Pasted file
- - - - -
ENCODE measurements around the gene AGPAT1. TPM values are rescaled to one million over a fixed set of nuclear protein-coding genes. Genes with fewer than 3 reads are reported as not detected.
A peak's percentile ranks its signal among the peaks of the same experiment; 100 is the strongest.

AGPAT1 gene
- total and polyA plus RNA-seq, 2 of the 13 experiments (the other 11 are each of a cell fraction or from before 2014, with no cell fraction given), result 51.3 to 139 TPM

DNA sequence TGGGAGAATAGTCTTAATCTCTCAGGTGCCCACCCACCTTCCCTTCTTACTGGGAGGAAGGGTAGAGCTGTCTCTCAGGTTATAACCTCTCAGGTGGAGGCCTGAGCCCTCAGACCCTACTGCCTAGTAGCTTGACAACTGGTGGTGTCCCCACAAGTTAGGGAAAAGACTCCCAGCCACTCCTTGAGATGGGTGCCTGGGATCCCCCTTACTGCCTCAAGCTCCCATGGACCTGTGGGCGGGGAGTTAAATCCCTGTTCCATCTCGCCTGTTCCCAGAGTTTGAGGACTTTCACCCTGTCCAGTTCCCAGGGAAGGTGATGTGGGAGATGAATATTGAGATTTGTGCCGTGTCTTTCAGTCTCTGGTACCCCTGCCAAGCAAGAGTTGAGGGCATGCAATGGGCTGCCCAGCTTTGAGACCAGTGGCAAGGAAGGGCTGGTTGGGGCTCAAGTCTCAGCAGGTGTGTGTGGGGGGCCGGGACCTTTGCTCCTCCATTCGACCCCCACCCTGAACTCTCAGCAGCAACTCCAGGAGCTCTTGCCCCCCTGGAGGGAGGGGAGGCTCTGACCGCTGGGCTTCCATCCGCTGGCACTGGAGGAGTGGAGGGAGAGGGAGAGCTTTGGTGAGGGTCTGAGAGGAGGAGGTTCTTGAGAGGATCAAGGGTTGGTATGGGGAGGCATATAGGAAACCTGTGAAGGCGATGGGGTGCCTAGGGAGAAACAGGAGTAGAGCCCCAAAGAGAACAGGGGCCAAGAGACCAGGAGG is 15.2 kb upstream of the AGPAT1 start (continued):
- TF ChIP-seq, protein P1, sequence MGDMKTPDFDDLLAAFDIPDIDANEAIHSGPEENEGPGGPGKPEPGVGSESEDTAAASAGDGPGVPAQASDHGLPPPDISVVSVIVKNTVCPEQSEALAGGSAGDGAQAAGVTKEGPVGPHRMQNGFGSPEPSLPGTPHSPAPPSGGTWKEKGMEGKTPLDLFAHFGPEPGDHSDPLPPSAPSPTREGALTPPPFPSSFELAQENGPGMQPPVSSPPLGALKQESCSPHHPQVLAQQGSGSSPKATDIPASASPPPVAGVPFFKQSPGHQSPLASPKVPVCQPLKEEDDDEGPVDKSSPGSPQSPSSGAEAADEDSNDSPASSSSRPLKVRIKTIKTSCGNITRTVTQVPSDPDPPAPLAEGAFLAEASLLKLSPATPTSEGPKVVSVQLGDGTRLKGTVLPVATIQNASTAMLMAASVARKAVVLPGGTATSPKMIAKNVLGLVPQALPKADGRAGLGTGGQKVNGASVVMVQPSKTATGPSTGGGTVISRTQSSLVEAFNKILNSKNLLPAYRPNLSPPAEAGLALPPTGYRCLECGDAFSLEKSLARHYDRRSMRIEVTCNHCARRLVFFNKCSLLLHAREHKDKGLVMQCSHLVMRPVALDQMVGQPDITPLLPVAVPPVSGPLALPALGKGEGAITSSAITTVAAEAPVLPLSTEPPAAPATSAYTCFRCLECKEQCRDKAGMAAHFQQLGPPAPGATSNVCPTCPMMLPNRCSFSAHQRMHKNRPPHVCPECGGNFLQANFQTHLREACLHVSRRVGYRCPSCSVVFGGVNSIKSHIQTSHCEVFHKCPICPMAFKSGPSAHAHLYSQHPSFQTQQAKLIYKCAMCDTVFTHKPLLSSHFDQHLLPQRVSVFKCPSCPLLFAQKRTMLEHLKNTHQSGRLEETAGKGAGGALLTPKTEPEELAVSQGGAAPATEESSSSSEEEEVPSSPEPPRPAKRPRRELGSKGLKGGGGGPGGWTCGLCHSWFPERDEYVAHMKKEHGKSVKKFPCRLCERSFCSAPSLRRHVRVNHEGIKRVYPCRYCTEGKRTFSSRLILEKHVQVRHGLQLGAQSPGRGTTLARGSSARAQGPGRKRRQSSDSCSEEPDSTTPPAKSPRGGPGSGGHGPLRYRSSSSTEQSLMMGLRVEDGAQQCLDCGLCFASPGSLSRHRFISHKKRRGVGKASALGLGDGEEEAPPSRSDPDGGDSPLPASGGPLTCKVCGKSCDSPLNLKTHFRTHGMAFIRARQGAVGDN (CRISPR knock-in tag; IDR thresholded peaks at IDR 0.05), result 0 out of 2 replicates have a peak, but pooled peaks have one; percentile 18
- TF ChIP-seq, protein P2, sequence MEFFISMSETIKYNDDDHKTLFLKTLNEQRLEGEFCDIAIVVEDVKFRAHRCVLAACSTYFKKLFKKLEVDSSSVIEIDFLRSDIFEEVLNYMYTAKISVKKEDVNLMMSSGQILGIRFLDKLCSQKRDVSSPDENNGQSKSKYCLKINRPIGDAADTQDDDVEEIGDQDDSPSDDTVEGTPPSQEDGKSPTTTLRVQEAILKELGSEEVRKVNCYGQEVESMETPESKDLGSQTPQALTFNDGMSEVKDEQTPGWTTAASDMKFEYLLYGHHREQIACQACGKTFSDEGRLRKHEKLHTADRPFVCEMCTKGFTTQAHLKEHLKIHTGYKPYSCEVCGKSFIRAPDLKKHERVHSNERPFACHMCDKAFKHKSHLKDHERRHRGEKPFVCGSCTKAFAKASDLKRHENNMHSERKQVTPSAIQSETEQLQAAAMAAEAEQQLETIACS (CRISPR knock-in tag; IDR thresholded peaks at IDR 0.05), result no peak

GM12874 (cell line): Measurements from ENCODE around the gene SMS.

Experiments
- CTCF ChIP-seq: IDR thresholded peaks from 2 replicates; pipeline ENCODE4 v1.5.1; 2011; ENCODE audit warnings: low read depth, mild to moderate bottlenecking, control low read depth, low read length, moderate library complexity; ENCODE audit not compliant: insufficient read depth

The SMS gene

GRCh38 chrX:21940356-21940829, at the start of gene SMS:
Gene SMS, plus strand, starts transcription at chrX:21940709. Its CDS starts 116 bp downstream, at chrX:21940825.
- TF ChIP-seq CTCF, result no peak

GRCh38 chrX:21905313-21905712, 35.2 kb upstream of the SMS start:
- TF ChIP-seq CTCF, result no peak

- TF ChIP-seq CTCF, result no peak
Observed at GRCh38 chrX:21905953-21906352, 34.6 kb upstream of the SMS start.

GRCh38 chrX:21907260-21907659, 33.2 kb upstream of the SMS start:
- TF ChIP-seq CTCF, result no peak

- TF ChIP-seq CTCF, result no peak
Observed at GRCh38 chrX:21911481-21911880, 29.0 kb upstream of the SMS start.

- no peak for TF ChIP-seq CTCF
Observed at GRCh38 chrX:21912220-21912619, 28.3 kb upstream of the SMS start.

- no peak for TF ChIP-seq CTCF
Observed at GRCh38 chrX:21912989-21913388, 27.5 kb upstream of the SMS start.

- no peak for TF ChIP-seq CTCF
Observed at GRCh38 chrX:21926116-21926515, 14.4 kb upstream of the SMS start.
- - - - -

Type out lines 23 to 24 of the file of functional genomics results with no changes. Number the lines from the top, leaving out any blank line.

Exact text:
- no peak for TF ChIP-seq CTCF
Observed at GRCh38 chrX:21912220-21912619, 28.3 kb upstream of the SMS start.